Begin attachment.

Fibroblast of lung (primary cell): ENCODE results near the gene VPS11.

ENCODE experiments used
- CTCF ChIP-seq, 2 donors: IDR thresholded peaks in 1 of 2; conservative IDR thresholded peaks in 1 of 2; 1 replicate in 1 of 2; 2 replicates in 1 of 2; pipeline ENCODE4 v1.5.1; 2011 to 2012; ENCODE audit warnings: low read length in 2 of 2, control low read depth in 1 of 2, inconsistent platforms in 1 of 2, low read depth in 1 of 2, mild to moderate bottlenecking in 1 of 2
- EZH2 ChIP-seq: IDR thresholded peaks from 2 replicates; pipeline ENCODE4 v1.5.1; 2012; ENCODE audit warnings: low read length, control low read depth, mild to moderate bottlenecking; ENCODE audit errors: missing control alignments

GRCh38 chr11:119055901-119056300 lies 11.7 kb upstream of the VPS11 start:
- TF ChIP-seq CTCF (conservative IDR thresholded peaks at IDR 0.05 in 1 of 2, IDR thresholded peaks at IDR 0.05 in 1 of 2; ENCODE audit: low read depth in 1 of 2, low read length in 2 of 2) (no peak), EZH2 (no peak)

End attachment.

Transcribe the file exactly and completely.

Fibroblast of lung (primary cell): ENCODE results near the gene VPS11.

ENCODE experiments used
- CTCF ChIP-seq, 2 donors: IDR thresholded peaks in 1 of 2; conservative IDR thresholded peaks in 1 of 2; 1 replicate in 1 of 2; 2 replicates in 1 of 2; pipeline ENCODE4 v1.5.1; 2011 to 2012; ENCODE audit warnings: low read length in 2 of 2, control low read depth in 1 of 2, inconsistent platforms in 1 of 2, low read depth in 1 of 2, mild to moderate bottlenecking in 1 of 2
- EZH2 ChIP-seq: IDR thresholded peaks from 2 replicates; pipeline ENCODE4 v1.5.1; 2012; ENCODE audit warnings: low read length, control low read depth, mild to moderate bottlenecking; ENCODE audit errors: missing control alignments

GRCh38 chr11:119055901-119056300 lies 11.7 kb upstream of the VPS11 start:
- TF ChIP-seq CTCF (conservative IDR thresholded peaks at IDR 0.05 in 1 of 2, IDR thresholded peaks at IDR 0.05 in 1 of 2; ENCODE audit: low read depth in 1 of 2, low read length in 2 of 2) (no peak), EZH2 (no peak)